Box Obstetrics and Gynecology Professional/Academic Organizations and Individuals Participating in Focus Groups
  • American Association of Gynecologic Laparoscopists

  • American Gynecological & Obstetrical Society

  • Association of Professors of Gynecology & Obstetrics

  • American Society for Reproductive Medicine

  • American Urogynecologic Society

  • Council of University Chairs of Obstetrics and Gynecology

  • North American Society for Pediatric and Adolescent Gynecology

  • Obstetrics & Gynecology journal

  • Ryan Program

  • Society for Academic Specialists in General Obstetrics and Gynecology

  • Society of Gynecologic Surgeons

  • Society of Family Planning

  • Society of Gynecologic Oncology

  • Society for Maternal-Fetal Medicine

  • Subspecialist, maternal fetal medicine

  • Subspecialist, complex family planning

  • Second-year medical student considering obstetrics and gynecology

  • Fourth-year medical student applying to obstetrics and gynecology

  • Resident, obstetrics and gynecology

  • Fellow, completed obstetrics and gynecology residency in Texas

Interview Guide

The interview questions were created by the research team led by G.H. using a literature review and input from a multispecialty and multisubspecialty team of medical educators familiar with abortion and OB/GYN training. Each interview followed a semi-structured interview guide using open-ended questions illustrated in Table 1.

Table 1

Template for Semi-Structured Interview

Template for Semi-Structured Interview
Template for Semi-Structured Interview

Qualitative Analysis

Our study team included 3 researchers who are experts in qualitative methodology (G.H., A.J.B., R.R.). All have received formal training and published multiple qualitative studies in the OB/GYN literature. Two other researchers (C.L.G., S.K.F.) were trained by these experts and have also participated in other qualitative studies.

In order to maintain transparency, the transcripts were not de-identified with regard to the societies represented at this interview. Content analysis was performed, and transcripts underwent line-by-line coding to identify common themes.17-20  The coding was performed by 2 independent researchers (who did not participate in the focus groups), and discrepancies were decided on by a third reviewer. To make this process iterative, we continuously edited, added, subtracted, and renamed themes until we had a set of themes that captured all of our data. This process was repeated until all 3 members were in agreement on the codes and themes identified. Themes were then organized into categories and subcategories. Dedoose software was used to produce descriptive reports for each code and theme.

Participatory action research design acknowledges that reflexivity exists between participants and researchers and that there is collaboration between researchers and participants in understanding the problem (reflection) and then taking action. All of the researchers are OB/GYNs, have been trainees, and are involved in training and leadership. All authors do likely hold some assumptions, beliefs, and judgements about the research topic. The New York Medical College Institutional Review Board approved this qualitative study.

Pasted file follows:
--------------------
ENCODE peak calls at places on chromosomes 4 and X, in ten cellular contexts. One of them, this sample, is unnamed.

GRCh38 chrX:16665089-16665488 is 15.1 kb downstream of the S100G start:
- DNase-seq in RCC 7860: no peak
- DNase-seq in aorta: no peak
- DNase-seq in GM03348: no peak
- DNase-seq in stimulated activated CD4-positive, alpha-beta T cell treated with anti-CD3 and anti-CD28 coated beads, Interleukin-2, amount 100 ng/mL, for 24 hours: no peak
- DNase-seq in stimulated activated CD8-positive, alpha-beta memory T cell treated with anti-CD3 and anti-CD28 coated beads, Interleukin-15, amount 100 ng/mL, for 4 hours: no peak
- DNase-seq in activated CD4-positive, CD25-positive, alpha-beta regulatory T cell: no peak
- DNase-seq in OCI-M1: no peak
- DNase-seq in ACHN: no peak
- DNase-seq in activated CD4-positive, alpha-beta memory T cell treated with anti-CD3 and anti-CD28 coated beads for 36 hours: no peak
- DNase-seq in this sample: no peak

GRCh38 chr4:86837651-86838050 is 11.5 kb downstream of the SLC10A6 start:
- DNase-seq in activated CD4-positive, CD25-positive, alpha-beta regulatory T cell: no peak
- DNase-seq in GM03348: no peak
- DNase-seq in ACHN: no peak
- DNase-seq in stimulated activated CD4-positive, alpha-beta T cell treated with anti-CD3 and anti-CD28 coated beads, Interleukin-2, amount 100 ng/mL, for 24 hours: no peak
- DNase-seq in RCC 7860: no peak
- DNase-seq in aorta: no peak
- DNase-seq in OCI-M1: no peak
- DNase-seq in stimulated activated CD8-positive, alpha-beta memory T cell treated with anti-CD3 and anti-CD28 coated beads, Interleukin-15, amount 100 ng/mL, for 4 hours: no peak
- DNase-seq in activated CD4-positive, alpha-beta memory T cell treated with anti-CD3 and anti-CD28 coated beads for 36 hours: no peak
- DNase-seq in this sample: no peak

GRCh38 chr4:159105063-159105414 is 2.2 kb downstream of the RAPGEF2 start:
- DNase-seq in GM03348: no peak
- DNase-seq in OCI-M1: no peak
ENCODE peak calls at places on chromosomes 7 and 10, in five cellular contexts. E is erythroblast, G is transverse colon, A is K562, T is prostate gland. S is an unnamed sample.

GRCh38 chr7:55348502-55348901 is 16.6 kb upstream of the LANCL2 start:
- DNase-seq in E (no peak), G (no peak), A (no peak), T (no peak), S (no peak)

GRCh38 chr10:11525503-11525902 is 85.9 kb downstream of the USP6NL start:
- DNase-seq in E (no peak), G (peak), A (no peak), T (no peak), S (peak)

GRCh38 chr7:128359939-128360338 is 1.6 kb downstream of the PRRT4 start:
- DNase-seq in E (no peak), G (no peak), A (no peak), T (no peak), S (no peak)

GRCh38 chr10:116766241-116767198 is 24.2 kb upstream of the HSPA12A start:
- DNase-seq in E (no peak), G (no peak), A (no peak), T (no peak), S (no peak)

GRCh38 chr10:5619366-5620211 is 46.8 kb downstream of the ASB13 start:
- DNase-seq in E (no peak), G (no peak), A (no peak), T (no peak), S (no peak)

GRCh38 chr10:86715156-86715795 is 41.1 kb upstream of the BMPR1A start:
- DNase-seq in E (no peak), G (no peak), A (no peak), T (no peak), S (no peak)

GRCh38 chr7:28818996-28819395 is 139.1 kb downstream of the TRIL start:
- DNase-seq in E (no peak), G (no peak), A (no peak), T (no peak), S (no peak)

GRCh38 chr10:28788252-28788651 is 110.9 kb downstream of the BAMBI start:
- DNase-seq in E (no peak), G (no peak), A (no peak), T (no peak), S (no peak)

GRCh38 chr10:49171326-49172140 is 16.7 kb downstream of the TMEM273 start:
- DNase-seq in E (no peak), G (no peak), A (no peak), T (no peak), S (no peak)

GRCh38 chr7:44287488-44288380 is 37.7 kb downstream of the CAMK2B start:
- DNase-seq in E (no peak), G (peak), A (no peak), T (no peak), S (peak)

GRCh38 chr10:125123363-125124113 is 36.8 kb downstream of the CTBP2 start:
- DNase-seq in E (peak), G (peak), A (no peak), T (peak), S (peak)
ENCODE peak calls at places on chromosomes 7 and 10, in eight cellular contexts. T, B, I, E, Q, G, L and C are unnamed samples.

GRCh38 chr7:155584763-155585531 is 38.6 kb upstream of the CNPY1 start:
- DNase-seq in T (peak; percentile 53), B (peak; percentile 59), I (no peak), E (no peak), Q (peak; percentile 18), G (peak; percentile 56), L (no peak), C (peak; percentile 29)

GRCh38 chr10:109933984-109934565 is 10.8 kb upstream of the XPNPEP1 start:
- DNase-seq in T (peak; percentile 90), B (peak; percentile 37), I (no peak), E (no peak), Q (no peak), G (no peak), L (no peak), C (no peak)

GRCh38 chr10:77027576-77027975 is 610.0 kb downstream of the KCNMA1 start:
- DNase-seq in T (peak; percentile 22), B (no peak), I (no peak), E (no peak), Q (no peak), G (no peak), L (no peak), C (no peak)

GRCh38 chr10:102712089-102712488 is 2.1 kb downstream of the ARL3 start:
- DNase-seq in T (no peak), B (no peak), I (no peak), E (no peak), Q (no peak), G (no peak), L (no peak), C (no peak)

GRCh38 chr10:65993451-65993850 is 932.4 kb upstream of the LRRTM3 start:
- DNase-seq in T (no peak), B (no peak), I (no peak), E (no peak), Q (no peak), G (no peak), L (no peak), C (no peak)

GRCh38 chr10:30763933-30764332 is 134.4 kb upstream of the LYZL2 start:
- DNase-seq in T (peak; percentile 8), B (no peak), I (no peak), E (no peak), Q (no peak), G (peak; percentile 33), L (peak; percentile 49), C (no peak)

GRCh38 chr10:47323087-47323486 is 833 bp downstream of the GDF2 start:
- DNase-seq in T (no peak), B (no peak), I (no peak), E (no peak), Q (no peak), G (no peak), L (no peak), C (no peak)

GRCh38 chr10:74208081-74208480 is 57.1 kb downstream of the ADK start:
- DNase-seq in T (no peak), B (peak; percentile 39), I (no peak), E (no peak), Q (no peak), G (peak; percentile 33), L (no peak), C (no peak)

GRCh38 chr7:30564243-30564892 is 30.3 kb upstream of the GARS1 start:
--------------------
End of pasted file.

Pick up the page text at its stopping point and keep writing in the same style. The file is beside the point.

A total of 26 individuals participated in 1 of 2 focus groups held on July 13 and 20, 2022 (Box). Each focus group lasted between 60 and 90 minutes. Leaders of 16 OB/GYN professional and academic organizations were approached, and the majority selected their president or a designee to participate. Participants included leaders representing 14 different societies and organizations in OB/GYN (response rate 88% [14 of 16]), 4 trainees, and 4 OB/GYN physicians who did not specifically affiliate with an organization but held past or present leadership roles (Box).

The 8 major themes identified include competency, provision of reproductive health care, residency selection, inequity in training, alternative training, law-based vs evidence-based medicine, morality and ethics, and uncertainty and next steps. While some themes overlapped with each other, we felt that they represented distinct concepts and were representative of the discussion. Themes, subcategories, and illustrative quotes are listed in Table 2.

Table 2

Themes and Illustrative Quotes Among Key Stakeholders in OB/GYN Discussing Impacts of Abortion Bans on OB/GYN Education

Themes and Illustrative Quotes Among Key Stakeholders in OB/GYN Discussing Impacts of Abortion Bans on OB/GYN Education
Themes and Illustrative Quotes Among Key Stakeholders in OB/GYN Discussing Impacts of Abortion Bans on OB/GYN Education

Competency

Participants voiced concerns about trainees achieving competency in OB/GYN training programs, with challenges in meeting both procedural and nonprocedural learning objectives.

The concerns regarding the impact of Dobbs on competencies were not only limited to the performance of surgical abortions, but also applied to other skills. For example, from a procedural perspective, participants described how abortion training provides transferable technical skills, including transvaginal ultrasonography, uterine manipulation, hysteroscopy, dilatation and curettage, and intrauterine device insertion. From a nonprocedural perspective, participants identified ways abortion training teaches residents how to counsel patients in challenging situations, such as in pregnancies with lethal fetal anomalies, or in patients with high risks of maternal morbidity associated with pregnancy. Multiple participants described the loss of opportunities to learn effective and compassionate communication skills in difficult encounters, counseling that frequently happens around abortion training. Finally, participants discussed the inability to learn transferrable procedural and communication skills that will impact several layers of learners, including medical students, OB/GYN fellows, OB/GYN residents, and learners in non-OB/GYN specialties.

Provision of Reproductive Health Care